- De-emphasize digital tools that are overly oriented around an individualized “user.”
- Emphasize digital tools that have collaborative capacity and that produce cultural situations that facilitate collective engagement.
- Identify digital tools that can help sustain participation in a project long after the class is over.
One of the tools I have successfully used to break free of the digital classroom cul-de-sac is Ushahidi. Ushahidi is an open-source, collaborative mapping platform that enables real-time data aggregation. It features a relatively simple interface that gathers information from any number of participants and, in real time, visually geotags that data with color-coded dots on an online map. A participant can upload photos, embed videos, write comments, or simply mark the date and time of an incident. Although it appears at first to be like another version of a custom Google or Geocommons map, what makes Ushahidi different is the speed and source of the data that is fed into the system. Like Twitter, the mapping occurs instantaneously and can be fed into the map from any number sources: via web browser, mobile phone, Smartphone, or email. This feature makes Ushahidi a powerful, online, rapid-response tool as it creates a living, changing map of an event from a collective, ground-level perspective while that event is still ongoing. Once mapped, the result becomes a living archive, searchable by category tag, time, or location, or filtered by subcategories like tags that contain embedded video or photographic evidence of an event. This makes Ushahidi a exemplar of the growing phenomenon of crowdmapping: mobilizing segments of a general population to pull in data that is assembled into a collaborative map that creates new ways of understanding a cultural or political moment that can potentially bypass official channels of interpretation.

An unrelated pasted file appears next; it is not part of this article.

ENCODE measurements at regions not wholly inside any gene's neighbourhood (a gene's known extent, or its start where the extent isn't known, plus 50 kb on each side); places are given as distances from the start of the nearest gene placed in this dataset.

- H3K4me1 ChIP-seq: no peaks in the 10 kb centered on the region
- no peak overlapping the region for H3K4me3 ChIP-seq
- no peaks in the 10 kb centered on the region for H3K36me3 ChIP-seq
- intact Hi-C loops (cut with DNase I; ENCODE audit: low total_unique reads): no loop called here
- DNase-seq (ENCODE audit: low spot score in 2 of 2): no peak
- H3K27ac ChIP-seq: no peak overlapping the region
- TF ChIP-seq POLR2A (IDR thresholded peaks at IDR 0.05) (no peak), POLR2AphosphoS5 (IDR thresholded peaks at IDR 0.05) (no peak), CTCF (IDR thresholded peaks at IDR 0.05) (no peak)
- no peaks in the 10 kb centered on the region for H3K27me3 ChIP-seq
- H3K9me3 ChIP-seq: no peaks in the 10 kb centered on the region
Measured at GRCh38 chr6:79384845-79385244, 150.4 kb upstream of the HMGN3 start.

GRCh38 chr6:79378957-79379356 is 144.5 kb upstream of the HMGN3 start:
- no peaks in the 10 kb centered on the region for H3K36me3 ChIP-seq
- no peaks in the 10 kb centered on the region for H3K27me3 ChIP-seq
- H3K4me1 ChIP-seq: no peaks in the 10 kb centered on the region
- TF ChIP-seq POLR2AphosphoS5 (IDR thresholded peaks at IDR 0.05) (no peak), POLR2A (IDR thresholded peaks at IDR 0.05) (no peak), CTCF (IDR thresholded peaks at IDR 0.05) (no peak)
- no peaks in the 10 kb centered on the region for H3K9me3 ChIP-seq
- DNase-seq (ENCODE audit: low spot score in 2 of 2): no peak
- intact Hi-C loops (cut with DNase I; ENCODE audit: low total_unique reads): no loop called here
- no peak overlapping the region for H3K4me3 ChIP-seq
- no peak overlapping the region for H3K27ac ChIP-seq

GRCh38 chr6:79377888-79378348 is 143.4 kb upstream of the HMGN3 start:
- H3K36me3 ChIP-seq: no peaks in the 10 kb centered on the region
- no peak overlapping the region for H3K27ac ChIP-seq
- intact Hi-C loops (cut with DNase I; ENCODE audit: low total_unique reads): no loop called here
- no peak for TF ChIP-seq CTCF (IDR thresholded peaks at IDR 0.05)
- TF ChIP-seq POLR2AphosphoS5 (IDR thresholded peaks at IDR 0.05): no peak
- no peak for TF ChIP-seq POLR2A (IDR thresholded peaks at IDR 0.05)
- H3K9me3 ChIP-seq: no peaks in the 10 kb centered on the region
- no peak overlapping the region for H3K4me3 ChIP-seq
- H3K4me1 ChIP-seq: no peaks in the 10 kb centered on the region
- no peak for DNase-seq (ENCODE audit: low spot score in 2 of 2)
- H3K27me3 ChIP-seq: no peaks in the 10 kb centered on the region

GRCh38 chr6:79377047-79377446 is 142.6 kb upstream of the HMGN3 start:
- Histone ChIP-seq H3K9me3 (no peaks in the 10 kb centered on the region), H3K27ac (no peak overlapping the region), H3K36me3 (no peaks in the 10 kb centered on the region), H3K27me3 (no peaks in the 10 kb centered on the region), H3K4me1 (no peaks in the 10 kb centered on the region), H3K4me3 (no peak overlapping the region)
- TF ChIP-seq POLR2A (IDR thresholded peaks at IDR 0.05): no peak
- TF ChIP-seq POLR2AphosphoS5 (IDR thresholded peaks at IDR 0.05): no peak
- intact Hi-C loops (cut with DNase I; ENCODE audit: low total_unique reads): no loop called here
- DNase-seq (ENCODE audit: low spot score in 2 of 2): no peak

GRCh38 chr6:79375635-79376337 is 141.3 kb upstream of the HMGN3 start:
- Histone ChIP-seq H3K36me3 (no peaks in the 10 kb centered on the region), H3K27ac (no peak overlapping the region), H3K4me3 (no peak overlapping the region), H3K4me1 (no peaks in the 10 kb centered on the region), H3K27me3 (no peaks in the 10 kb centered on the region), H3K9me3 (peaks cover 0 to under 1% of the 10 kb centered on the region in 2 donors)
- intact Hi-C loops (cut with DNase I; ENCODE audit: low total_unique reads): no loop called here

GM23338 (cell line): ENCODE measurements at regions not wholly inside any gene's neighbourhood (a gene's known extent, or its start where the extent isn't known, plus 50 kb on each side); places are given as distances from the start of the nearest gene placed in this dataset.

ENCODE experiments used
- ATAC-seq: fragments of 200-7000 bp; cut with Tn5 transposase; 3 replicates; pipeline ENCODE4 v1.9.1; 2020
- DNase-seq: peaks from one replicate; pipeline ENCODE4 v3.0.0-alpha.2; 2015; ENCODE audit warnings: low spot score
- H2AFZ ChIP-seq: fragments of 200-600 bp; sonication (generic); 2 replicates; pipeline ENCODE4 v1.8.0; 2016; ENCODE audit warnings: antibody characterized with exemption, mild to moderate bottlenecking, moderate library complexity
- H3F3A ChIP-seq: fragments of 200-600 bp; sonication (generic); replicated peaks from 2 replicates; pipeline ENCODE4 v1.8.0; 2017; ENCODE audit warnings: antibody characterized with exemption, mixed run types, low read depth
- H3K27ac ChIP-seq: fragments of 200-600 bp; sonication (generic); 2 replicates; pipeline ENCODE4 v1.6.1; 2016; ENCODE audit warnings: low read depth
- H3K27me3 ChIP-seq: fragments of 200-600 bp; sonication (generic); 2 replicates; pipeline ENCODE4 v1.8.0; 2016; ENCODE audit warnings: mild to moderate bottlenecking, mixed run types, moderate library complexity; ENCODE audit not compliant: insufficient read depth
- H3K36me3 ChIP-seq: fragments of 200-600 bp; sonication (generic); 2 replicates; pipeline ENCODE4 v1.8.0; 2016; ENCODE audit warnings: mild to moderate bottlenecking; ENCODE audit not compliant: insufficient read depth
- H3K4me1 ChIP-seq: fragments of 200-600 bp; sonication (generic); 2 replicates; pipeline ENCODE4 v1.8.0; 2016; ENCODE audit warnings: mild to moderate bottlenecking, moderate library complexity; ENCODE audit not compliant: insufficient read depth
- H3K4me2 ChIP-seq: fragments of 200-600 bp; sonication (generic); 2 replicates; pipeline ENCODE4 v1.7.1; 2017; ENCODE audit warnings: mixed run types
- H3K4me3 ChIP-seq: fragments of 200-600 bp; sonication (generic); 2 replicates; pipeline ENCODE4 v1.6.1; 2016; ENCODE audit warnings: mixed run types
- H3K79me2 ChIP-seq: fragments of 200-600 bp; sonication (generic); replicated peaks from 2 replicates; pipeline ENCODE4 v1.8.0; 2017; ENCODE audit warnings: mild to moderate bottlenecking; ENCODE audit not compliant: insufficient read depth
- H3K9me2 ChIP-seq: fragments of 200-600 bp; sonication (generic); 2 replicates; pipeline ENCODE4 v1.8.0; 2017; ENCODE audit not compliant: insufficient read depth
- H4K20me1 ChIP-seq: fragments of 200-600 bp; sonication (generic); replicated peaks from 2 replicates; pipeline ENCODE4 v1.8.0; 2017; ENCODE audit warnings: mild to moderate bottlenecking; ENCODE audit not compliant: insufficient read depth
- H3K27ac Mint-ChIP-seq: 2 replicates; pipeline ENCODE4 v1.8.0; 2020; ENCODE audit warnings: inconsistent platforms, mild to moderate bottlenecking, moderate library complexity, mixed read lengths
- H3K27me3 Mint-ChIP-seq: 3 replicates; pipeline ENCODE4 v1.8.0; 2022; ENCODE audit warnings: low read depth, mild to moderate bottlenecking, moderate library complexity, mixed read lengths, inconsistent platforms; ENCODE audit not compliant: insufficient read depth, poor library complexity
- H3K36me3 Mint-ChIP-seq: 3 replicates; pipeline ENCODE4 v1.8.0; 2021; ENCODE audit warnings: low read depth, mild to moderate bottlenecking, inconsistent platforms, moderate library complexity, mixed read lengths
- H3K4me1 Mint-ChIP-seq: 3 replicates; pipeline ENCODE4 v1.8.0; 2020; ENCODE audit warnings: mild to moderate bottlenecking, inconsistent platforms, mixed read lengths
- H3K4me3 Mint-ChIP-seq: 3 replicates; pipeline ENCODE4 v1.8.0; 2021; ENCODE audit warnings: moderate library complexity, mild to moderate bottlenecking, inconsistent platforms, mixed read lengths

Ushahidi, the word for “testimony” in Swahili, was developed by a team of programmers in response to the 2007-2008 election crisis in Kenya that lead to political instability and bloodshed. The beta version of the platform went online in 2008, and had some 45,000 participants reporting on violence over a period of four months. Since then, Ushahidi has been made available as an open-source installation and has been used for the purposes of monitoring elections, human rights violations, abuses of state power, the short supply of essential medicine and natural disasters. It was originally operative primarily in Africa, but has begun to appear in other parts of the global south, Mexico and the United States. One of the reasons for the platform’s development and growth in Africa has to do with the penetration of mobile phone technology to large parts of the population where per-capita access to the Internet via computer lags far behind that of mobile technology. This makes the mobile phone a very enabling, affordable tool for direct democracy and spontaneous grassroots organization for groups who are otherwise technologically disenfranchised.
Monitoring the earthquake in Haiti, 2010.
I used Ushahidi for a collective classroom project in a course taught at the University of California, Riverside, during in the fall of 2010. Titled “Empire Logistics,” the collaborative research initiative sought to create awareness around the impact of the goods movement industry on “The Inland Empire,” an area of Southern California that has been hit hardest by the subprime mortgage crisis of 2008. The Inland Empire continues to face some of the highest home foreclosure rates in the country, staggering unemployment far above the national average, a rise in homelessness, and a decline in the median wage. One of the reasons for the severity of the crash in this region is the structural link between the housing boom and the goods movement industry. An astonishing 40-plus percent of all the goods that enter the United States move through the Inland Empire, making it one of the largest distributions hubs in the country. The class project focused on Mira Loma, a census-designated area where there exists the highest density of warehouses in the United States, where big firms like Wal-Mart and Target house their goods in massive distribution centers before moving them to their retail outlets all over the country. Unsurprisingly, Mira Loma is also the epicenter for struggles in labor and environmental justice. Most notably, Warehouse Workers United (WWU) has been organizing the goods movement workers to unionize and attain the power of collective bargaining against distribution firms like Wal-Mart and the sprawling complex of satellite temp agencies that provide an effective deterrent against unionization by destabilizing job security. Likewise, in the environmental realm, the Center for Community Action and Environmental Justice (CCAEJ) is attempting to pressure local government to better regulate air quality in Mia Loma, which has some of the worst air pollution in the country.